Updated: Dec 18, 2019
If you're a boxing fan, then you have almost certainly become disillusioned or frustrated with certain aspects of the sport at some point. The inner workings of the boxing hierarchy can occasionally conspire to starve the sport's audience of the very best fights they crave. Often promoters and managers are at the centre of the problem, sometimes boxers themselves are the source of the problem.
Purse bids, money splits, location and venue, belts, rankings all form part of the process when scheduling whether fights are made or not. Kell Brook is a prime example having not fought since his victory over Zerafa in December last year.
How refreshing then that super lightweight operator Jeffrey Ofori 10-1-1 (3KOs) having already fought and beat an undefeated opponent in Liverpool on Friday of the previous week-unequivocally accepted an invitation to fight again the following Friday in MTK's Golden Contract format at The York Hall Bethnal Green.
Having tasted disappointment, suffering defeat at the hands of Alfie Price for the southern area title in late September, the 29-year-old was celebrating his return to winning ways against unbeaten Gerard Carroll on the undercard of Rocky Fielding's return to Merseyside when he heard the news that he could potentially land a spot in the tournament.
It's a testament to Ofori's strength of character and ambition that he never really considered anything other than accepting the opportunity after Lewis Benson was cruelly pulled from the competition after a second opinion on an eye injury signalled his exclusion. He explained, "They told me on Wednesday night that it's more than likely, so they'll give me a call on Thursday at 10."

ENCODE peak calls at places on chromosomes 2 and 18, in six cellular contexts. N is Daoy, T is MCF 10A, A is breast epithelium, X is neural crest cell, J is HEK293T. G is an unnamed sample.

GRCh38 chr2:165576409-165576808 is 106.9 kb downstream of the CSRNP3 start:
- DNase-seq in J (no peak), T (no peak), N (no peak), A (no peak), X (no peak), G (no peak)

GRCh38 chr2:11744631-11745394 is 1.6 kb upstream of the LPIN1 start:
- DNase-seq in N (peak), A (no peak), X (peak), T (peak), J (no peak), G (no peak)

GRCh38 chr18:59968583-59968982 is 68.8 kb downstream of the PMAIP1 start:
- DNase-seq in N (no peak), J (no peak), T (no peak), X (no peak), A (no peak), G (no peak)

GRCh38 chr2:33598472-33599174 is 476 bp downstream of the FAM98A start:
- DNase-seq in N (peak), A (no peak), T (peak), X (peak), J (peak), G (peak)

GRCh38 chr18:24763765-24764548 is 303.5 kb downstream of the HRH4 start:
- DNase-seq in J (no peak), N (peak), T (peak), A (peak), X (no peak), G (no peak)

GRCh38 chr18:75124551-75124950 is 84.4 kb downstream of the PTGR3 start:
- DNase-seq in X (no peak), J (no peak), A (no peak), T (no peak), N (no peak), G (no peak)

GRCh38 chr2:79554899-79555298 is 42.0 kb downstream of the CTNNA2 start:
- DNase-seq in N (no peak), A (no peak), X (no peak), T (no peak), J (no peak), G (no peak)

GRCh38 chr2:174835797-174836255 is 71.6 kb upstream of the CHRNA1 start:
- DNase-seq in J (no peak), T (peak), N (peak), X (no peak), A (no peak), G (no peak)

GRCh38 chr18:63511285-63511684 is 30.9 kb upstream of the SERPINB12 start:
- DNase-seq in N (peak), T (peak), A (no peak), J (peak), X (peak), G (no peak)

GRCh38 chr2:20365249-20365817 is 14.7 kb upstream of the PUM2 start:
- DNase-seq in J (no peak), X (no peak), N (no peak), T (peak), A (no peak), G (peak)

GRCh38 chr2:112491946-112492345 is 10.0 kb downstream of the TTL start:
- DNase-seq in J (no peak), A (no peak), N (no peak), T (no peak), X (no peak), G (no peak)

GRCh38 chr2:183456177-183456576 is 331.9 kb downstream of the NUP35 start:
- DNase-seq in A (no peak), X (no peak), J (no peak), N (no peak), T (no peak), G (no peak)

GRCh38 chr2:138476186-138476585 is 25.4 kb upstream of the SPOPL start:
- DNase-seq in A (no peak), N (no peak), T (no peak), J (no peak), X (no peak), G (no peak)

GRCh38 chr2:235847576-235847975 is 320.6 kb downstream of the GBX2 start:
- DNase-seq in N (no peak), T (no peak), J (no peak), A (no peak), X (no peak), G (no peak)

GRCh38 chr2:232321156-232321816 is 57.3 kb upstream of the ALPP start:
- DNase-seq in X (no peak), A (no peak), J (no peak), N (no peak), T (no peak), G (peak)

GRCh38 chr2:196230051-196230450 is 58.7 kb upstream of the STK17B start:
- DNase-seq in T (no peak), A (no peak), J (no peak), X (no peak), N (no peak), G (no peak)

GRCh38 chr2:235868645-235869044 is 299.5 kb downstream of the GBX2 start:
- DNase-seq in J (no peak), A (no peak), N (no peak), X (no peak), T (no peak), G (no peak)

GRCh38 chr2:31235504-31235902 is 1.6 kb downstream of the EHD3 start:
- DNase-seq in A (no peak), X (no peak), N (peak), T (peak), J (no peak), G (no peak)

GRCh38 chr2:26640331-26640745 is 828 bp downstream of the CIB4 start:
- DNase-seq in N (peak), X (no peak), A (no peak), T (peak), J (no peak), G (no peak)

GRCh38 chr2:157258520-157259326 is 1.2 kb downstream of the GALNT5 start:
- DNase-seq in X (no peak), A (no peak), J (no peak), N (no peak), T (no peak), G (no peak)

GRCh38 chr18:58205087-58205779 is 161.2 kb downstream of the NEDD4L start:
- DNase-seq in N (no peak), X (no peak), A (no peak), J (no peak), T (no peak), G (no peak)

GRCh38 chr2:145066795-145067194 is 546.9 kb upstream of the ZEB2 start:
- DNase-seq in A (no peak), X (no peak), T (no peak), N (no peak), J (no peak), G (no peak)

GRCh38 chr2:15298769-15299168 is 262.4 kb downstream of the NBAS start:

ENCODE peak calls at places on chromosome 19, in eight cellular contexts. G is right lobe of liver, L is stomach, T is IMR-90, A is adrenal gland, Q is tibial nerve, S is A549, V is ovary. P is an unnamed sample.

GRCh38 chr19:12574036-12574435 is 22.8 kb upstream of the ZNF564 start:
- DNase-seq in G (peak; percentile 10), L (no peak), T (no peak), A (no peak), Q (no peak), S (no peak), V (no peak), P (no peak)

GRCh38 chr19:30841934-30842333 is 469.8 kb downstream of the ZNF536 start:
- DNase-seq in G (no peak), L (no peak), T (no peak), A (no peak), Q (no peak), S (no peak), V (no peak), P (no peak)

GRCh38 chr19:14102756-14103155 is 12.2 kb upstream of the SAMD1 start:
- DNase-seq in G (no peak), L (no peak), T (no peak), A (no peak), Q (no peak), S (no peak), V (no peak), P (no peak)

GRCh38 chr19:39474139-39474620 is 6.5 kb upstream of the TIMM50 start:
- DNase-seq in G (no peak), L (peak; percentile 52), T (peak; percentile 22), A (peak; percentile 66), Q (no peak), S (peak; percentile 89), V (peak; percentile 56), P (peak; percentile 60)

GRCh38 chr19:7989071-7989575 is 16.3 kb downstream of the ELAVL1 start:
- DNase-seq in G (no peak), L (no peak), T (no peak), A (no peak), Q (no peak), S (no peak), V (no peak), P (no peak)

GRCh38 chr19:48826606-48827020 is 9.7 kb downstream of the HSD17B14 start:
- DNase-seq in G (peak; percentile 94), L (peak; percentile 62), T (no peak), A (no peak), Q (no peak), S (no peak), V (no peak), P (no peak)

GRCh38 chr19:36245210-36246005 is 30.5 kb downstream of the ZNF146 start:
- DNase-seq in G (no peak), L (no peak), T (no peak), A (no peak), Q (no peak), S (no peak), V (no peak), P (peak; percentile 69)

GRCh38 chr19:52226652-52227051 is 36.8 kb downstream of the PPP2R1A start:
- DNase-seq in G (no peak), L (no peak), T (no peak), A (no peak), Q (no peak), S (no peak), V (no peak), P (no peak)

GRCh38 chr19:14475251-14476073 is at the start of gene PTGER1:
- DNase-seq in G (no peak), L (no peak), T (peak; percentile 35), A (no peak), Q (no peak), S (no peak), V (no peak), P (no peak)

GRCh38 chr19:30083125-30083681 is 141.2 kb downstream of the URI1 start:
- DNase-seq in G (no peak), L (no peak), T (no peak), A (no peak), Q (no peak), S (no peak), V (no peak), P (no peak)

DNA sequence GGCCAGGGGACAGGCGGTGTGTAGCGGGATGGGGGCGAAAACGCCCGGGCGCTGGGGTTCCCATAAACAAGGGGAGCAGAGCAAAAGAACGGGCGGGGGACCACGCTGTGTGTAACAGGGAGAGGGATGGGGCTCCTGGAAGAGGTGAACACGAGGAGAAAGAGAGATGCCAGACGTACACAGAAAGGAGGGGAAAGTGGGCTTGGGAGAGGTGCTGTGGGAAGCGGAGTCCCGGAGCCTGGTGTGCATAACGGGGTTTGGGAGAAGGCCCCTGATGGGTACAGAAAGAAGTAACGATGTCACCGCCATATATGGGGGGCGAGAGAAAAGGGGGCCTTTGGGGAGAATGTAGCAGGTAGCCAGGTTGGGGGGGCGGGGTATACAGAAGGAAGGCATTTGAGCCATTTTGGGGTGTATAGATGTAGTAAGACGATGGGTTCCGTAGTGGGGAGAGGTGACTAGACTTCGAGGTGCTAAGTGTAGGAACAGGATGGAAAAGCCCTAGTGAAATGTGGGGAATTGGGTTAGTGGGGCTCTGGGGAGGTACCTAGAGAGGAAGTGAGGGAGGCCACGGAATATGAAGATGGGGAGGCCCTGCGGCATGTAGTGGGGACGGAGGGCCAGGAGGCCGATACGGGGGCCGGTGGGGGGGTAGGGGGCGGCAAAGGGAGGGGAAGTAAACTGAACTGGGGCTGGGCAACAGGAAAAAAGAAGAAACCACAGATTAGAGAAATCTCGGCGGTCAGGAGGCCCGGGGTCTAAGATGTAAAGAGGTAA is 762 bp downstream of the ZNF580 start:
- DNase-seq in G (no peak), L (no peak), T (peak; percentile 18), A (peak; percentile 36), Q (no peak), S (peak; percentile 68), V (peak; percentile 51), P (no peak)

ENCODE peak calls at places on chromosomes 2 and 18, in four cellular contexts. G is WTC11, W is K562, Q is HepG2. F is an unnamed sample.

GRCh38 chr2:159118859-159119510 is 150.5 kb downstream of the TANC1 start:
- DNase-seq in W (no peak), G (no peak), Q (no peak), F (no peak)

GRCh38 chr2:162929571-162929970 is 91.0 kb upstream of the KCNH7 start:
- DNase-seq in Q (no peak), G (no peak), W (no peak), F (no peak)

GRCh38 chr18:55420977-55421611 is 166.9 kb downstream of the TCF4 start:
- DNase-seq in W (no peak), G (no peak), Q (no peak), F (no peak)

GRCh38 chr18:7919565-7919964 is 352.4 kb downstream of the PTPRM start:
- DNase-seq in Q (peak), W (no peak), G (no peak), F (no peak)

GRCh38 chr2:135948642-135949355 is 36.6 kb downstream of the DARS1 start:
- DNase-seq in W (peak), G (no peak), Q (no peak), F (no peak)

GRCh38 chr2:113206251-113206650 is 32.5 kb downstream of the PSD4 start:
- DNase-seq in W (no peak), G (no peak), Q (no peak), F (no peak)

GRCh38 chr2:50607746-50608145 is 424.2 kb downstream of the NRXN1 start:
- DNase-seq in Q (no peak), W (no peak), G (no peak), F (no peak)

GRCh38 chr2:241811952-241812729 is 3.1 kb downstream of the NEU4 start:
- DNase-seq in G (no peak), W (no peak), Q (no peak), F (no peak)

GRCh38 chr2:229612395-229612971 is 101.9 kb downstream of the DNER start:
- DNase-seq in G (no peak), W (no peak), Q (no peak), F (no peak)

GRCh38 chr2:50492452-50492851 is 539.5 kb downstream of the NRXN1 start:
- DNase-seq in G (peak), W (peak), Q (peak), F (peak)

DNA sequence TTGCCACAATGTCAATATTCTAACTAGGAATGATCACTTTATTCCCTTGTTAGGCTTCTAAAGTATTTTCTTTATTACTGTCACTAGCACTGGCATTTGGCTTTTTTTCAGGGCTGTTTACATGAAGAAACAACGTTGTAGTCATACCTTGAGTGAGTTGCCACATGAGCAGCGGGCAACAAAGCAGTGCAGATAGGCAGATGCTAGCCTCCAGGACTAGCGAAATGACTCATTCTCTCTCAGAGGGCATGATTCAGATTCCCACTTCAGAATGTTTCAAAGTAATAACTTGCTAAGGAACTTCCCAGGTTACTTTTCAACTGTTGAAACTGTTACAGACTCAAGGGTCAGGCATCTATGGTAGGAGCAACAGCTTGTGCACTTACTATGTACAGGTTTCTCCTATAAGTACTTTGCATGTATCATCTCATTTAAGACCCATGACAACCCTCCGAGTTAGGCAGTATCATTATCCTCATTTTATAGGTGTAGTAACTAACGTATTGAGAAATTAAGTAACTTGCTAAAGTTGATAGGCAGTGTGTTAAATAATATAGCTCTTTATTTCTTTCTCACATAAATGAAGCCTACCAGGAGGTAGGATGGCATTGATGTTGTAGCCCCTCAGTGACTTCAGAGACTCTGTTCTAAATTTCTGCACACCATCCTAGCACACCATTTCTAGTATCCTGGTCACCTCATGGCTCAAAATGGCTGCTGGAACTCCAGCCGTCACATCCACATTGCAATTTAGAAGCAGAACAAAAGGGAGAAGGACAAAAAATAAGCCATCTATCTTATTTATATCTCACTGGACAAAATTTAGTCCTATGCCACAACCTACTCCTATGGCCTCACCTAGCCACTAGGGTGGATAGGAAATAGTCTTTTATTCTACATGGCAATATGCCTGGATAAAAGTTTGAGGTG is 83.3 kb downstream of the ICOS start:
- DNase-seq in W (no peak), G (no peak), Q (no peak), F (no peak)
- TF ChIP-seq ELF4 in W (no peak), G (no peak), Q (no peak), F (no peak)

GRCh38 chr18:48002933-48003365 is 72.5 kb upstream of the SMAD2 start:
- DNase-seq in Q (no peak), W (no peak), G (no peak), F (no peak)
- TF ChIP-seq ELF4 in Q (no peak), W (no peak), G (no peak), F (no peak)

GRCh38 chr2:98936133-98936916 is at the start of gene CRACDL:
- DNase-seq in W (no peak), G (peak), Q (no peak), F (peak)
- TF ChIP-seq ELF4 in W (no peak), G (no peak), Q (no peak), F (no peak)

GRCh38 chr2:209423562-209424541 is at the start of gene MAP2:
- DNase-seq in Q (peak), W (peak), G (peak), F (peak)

Questioned on the obvious uncertainty and apprehension that many boxers would surely feel about fighting twice in a week, he resoundingly replied "Nah, do you know what it was, when I got the Wednesday call, I felt good, I felt strong so I was ready to fight".
"So, when he said it I was like yeah man, I was just hoping that it went through."
The other remarkable detail in fighting twice in close proximity, other than the exhaustive physical and mental commitment, is that most boxers would work hard in camp to cut weight and then rehydrate after weighing in, not to mention the post-fight indulgence that many enjoy.
So how did Ofori stay within the limit just a week later?
He explained "In Liverpool, I was feeling tempted to go out on a big splurge, I don't know why I didn't, I just found a nice Chinese place, started eating, it was getting late and I don't know why but I think as I'm getting older I'm becoming more sensible.
We had cars, everyone's like 'where we going, where we going' I was like you know what, after this food I'm alright."
The Golden Contract tournament consists of eight quarter-finalists who faced off against each other following a draw that was made by the fighters themselves after picking red and blue balls. The boxers who chose the red balls were the 'pickers' and the blue balls were the 'picked'. Despite some substitutions, the competition contained big names and plenty of pedigree including Irishman Tyrone McKenna, Ohara Davies and former European champion Mohamed Mimoune. The winner will receive a 2-year, five-fight contract worth 6 figures with promotional outfit MTK Global.
A fantastic opportunity and even though Ofori-who also works for a construction company that works on London Underground-admittedly knew very little about the format, he recognised the chance for exposure.
"All I knew was that it was going to be on Sky Sports and it was going to be on ESPN, I thought it's a chance for me to get my name out there."